In March, lawmakers boosted the WPU by 2.5 percent, sending millions of ongoing dollars to districts to spend at the discretion of local administrators.
But as part the session’s deal-making, roughly $70 million in flexible allocation money — drawn from a series of other accounts — was kept separate and distributed to schools on a one-time, per-student basis.
“The Legislature could have put it into the WPU if they wanted to,” said Natalie Grange, an assistant state school superintendent. “However, if you put it into the WPU, you can’t really take it out.”
Grange said the state Board of Education has gotten several calls from districts looking for guidance on how best to use this new money. The answer, she said, has been to treat it as any other one-time budget item — albeit an inordinately large one.
“Because we don’t know what the Legislature is going to do,” she said, “we suggested that they not put those funds into contracts or ongoing things.”
Sen. Jerry Stevenson, R-Layton and budget chairman for the state Senate, agreed with Grange’s take. While the $70 million is expected to remain a part of Utah’s education budget in some form, he said, it may not be in the form of a flexible allocation.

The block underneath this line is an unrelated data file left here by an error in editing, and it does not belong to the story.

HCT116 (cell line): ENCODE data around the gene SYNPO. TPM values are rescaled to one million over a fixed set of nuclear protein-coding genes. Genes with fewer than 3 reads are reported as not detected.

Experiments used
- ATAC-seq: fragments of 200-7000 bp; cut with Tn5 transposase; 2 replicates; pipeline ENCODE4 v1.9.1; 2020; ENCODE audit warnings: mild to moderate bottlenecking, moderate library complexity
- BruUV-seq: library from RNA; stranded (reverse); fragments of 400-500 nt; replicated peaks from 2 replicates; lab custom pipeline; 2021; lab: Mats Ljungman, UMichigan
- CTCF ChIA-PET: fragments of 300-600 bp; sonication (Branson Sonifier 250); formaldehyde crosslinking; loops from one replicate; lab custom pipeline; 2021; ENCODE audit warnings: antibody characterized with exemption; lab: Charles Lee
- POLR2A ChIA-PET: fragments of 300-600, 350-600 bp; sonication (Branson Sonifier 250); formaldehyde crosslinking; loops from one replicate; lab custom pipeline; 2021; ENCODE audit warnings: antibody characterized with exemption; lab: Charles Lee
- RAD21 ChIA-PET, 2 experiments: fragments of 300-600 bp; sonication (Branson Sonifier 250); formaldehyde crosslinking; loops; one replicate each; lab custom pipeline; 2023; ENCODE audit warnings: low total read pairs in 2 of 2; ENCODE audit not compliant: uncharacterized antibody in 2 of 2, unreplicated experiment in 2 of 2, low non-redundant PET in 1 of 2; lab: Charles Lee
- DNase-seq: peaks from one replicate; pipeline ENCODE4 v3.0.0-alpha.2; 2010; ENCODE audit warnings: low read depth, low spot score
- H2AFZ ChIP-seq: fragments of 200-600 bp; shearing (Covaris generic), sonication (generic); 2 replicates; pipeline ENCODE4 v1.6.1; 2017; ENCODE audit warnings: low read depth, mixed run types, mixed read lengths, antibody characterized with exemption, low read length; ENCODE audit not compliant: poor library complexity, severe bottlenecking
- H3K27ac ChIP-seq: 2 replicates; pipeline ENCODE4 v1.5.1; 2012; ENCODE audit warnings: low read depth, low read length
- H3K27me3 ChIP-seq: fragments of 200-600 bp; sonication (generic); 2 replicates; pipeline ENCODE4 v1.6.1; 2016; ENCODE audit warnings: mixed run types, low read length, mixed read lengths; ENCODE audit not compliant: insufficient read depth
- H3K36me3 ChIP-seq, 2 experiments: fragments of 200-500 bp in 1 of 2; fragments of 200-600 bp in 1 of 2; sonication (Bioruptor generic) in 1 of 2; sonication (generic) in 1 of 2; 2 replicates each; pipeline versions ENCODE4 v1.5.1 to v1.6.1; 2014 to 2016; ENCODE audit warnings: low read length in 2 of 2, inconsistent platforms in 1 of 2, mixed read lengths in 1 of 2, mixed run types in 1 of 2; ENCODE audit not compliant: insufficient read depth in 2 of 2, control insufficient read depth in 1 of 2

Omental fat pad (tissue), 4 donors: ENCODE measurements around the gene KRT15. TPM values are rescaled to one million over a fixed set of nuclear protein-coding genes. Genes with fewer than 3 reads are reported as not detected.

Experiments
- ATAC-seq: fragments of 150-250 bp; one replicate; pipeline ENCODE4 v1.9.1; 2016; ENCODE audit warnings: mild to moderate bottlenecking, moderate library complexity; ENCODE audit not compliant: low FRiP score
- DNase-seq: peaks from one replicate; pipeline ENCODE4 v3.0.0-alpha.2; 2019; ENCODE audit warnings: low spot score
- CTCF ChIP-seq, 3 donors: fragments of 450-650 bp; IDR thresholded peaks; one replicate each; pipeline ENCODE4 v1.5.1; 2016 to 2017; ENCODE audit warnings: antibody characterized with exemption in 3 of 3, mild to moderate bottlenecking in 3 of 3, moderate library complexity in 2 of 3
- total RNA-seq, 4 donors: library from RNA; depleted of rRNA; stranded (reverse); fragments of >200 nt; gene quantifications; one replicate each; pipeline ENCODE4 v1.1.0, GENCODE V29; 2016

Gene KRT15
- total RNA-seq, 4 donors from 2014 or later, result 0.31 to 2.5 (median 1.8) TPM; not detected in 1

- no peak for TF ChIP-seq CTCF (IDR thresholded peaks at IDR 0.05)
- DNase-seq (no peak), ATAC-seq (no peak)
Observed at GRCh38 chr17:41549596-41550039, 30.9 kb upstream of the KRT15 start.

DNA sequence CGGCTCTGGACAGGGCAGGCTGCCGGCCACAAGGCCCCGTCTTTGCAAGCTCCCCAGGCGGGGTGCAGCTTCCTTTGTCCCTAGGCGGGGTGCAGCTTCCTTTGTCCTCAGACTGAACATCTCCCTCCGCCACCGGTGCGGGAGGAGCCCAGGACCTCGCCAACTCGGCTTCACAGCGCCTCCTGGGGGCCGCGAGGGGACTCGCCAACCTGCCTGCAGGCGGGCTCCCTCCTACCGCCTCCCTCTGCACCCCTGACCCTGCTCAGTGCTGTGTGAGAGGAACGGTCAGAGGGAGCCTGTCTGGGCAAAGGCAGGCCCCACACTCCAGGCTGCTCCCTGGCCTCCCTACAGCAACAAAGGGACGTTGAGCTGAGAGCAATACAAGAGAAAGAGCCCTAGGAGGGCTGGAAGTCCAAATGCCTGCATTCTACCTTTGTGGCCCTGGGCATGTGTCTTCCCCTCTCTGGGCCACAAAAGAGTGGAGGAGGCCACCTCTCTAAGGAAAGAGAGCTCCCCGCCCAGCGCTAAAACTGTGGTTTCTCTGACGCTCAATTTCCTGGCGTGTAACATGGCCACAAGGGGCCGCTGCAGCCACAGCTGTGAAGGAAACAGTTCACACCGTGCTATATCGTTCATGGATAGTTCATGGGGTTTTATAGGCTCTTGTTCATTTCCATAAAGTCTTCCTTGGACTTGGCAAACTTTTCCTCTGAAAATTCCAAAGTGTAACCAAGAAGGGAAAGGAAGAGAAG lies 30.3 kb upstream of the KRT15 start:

“We think it’s ongoing [money],” Stevenson said. “We’re going to do everything we can to make sure that it is. But maybe salaries isn’t the best place.”
Cause and effect
Prior to this year, cash flowing through the flexible allocation account remained stagnant at roughly $8 million annually, Grange said. When carved up among Utah’s more than 650,000 public school students, the account meant a few hundred thousand dollars at most, even for a major school district.
Horsley said Granite’s share of the account went from $770,000 last year to $6.3 million this year, exceeding the district’s $5.9 million in new WPU funding.
Granite is offering a 2.5 percent cost-of-living raise to teachers next year, in addition to the 1 percent bonuses. The district is also launching a medical clinic for its teachers, with flexible funding covering nearly $2 million in clinic startup costs.
In Jordan School District, board members are creating a $3 million grant system, letting exemplary teachers apply to receive a one-time stipend of up to $3,000 — though district spokeswoman Sandra Riesgraf said that decision was made independent of the new flexible funding.
Last year, Jordan triggered what became known as the “salary wars” by significantly boosting its pay for entry-level teachers. The changes, which midcareer educators criticized, were part of a major overhaul of Jordan’s salary package that administrators acknowledged would take multiple “phases” to fully put in place.
The $3 million grant program announced last week was always part of the district’s plans, Riesgraf said, and is not being paid for out of Jordan’s $5.1 million in flexible-allocation money this year.
“Phase 2 was going to look the way it looked,” Riesgraf said. “We’ll see how it goes to determine whether we continue it in the future.”